# User:Bk/MapCSS

## Zoom

Example:

```way|z-11[highway] { width: 1 }
way|z12-14[highway] { width: 2; }
way|z15[highway] { width: 4; }
way|z16-[highway] { width: 6; }
```

There are at least 2 interpretations:

### Tile interpretation

You have slippy map (TMS) zoom levels like for the map on openstreetmap.org. Each number in the zoom selector simply corresponds to the tiles at that zoom level.

### Scale interpretation

You consider the map scale (in pixel per meter) and define one particular scale C as zoom level 0. You get the other zoom levels by multiplying by 2. For this method, the projection does not matter and you can have continuous zoom.

Each zoom selector corresponds to a scale-range, so the rule is only applied, when the current scale is within this range.

s - current scale in pixel per meter
`zoom2scale(z) = C * pow(2, z)` - function that converts zoom to scale value (with some constant C)

• `|z-X` applies, when `s < zoom2scale(X + 0.5)`
• `|zX-Y` applies, when `zoom2scale(X - 0.5) < s < zoom2scale(Y + 0.5)`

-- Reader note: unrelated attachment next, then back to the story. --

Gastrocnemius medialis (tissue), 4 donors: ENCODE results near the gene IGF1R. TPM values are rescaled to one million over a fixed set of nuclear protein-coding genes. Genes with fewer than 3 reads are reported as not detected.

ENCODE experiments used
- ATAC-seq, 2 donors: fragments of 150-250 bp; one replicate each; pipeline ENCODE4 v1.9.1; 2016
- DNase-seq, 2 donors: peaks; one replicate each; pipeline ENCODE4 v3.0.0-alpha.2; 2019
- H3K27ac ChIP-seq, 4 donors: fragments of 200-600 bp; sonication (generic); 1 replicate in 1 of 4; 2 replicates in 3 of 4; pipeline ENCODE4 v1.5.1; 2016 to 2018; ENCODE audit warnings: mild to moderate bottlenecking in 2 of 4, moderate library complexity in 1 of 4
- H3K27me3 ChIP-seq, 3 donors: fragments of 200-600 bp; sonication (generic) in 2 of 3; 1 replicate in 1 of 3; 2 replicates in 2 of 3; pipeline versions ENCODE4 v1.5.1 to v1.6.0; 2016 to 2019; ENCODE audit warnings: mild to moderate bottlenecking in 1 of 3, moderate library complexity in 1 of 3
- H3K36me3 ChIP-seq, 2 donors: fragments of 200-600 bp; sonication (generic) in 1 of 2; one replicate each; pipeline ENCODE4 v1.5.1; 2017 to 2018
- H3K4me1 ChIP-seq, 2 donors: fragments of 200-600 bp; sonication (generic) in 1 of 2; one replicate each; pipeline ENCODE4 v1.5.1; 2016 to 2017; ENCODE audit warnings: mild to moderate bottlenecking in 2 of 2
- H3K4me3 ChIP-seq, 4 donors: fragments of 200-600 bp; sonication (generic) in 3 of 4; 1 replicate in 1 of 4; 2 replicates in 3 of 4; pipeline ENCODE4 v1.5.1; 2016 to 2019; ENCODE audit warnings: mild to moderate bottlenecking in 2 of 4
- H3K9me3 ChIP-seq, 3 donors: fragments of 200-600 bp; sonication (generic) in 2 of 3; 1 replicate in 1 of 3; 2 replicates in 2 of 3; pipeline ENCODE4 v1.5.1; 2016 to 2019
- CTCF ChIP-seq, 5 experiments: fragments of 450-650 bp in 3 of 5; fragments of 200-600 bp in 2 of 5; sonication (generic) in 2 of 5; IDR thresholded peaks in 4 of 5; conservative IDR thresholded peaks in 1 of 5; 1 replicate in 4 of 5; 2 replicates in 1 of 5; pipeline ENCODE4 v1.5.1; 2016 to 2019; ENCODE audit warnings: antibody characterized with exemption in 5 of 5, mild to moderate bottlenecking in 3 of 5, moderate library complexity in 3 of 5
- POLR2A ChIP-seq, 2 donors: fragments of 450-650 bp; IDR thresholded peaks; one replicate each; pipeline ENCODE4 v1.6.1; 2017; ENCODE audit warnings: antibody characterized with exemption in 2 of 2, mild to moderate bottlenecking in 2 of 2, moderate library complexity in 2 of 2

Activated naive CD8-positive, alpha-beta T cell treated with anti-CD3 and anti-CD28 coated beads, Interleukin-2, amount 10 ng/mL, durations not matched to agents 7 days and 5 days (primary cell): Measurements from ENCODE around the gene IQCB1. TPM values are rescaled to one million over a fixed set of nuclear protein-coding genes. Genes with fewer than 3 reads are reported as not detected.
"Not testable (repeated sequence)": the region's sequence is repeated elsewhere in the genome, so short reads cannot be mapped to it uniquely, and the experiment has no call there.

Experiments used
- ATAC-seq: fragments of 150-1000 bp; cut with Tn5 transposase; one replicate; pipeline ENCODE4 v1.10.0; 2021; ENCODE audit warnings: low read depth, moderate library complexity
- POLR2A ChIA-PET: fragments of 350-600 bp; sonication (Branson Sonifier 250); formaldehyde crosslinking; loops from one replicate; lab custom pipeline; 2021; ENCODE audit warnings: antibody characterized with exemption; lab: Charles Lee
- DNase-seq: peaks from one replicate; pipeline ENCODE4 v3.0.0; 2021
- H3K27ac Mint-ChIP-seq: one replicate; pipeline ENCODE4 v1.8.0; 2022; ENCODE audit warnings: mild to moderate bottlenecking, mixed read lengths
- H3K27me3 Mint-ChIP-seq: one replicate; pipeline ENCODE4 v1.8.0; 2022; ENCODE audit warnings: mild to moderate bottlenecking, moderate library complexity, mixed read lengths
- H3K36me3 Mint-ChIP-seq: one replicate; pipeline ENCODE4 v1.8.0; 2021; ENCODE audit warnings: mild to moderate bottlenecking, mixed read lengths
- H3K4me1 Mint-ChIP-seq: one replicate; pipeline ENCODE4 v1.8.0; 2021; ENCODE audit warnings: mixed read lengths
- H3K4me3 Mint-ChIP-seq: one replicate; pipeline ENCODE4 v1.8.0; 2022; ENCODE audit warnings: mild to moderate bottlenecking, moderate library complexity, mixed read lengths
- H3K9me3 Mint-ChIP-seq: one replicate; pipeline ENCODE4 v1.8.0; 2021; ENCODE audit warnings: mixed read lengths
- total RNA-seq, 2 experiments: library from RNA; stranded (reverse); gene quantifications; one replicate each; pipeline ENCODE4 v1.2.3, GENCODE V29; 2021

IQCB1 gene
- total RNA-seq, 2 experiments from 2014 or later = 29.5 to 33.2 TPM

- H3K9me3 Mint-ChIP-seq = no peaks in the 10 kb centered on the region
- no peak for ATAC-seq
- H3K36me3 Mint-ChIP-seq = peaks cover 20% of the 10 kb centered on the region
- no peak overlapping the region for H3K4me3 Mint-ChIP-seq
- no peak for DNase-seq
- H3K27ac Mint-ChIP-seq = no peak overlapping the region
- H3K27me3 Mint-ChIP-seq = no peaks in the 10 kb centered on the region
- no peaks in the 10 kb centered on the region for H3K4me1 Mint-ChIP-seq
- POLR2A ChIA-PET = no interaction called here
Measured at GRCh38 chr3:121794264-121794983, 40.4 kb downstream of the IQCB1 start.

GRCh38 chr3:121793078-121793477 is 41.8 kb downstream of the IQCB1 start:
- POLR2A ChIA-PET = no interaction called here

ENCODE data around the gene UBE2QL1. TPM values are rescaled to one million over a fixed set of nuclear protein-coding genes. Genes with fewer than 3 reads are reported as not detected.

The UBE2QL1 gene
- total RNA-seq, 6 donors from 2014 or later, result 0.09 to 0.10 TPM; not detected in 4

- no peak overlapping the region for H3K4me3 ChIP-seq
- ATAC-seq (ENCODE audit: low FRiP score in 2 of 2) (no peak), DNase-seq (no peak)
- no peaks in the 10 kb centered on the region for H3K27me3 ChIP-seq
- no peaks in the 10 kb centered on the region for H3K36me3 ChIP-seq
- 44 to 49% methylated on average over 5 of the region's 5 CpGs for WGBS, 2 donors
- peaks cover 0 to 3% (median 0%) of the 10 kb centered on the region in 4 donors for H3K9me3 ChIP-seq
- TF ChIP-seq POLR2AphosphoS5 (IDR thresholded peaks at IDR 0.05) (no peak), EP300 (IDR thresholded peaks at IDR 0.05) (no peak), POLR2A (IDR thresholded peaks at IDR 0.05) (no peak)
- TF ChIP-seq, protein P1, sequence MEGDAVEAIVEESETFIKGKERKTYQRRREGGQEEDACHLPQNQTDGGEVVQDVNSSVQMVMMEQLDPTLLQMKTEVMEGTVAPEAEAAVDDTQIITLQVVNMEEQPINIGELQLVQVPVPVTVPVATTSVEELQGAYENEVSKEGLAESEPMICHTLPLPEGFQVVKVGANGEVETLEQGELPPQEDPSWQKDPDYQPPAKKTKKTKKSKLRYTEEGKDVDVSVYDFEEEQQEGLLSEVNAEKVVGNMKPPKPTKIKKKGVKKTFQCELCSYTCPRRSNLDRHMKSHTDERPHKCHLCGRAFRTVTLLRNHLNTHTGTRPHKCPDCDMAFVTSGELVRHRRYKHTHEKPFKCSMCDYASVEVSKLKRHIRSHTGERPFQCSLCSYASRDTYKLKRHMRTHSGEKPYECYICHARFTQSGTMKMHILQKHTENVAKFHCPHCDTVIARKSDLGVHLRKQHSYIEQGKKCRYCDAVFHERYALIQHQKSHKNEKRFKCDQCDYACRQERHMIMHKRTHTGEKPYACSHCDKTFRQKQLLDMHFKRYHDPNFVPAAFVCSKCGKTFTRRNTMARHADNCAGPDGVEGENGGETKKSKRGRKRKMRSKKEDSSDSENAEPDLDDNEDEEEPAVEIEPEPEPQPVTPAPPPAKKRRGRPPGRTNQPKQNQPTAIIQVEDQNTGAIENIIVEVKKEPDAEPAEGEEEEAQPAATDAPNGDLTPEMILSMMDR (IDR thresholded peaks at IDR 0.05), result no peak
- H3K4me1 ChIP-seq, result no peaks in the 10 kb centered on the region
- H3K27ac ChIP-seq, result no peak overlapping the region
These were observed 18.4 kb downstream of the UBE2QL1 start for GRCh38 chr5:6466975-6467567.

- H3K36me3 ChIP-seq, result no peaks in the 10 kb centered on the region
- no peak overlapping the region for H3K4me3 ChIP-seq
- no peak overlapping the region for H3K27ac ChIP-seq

• `|zX` applies, when `zoom2scale(X - 0.5) < s < zoom2scale(X + 0.5)`
• `|zX-` applies, when `zoom2scale(X - 0.5) < s`

So what is the value of the base scale C?

One way to choose it, is to make sure that in Mercator-projection, the slippy map scale is for the most part of the earth surface within the range [zoom2scale(Z - 0.5), zoom2scale(Z + 0.5)]. This way, both definitions (tile and scale) coincide.

The slippy map scale is given as 256 / (2 * Pi * 6378137) * pow(2, z) / cos(lat)

So setting

C = sqrt(2) * 256 / (2 * Pi * 6378137)

both interpretations are the same for latitudes from -60° to 60°. This is the best you can do.

Summary: `|zX-Y` applies, when the scale is greater than 256 / (2 * Pi * 6378137) * pow(2, X) and lower than 256 / (2 * Pi * 6378137) * pow(2, Y + 1).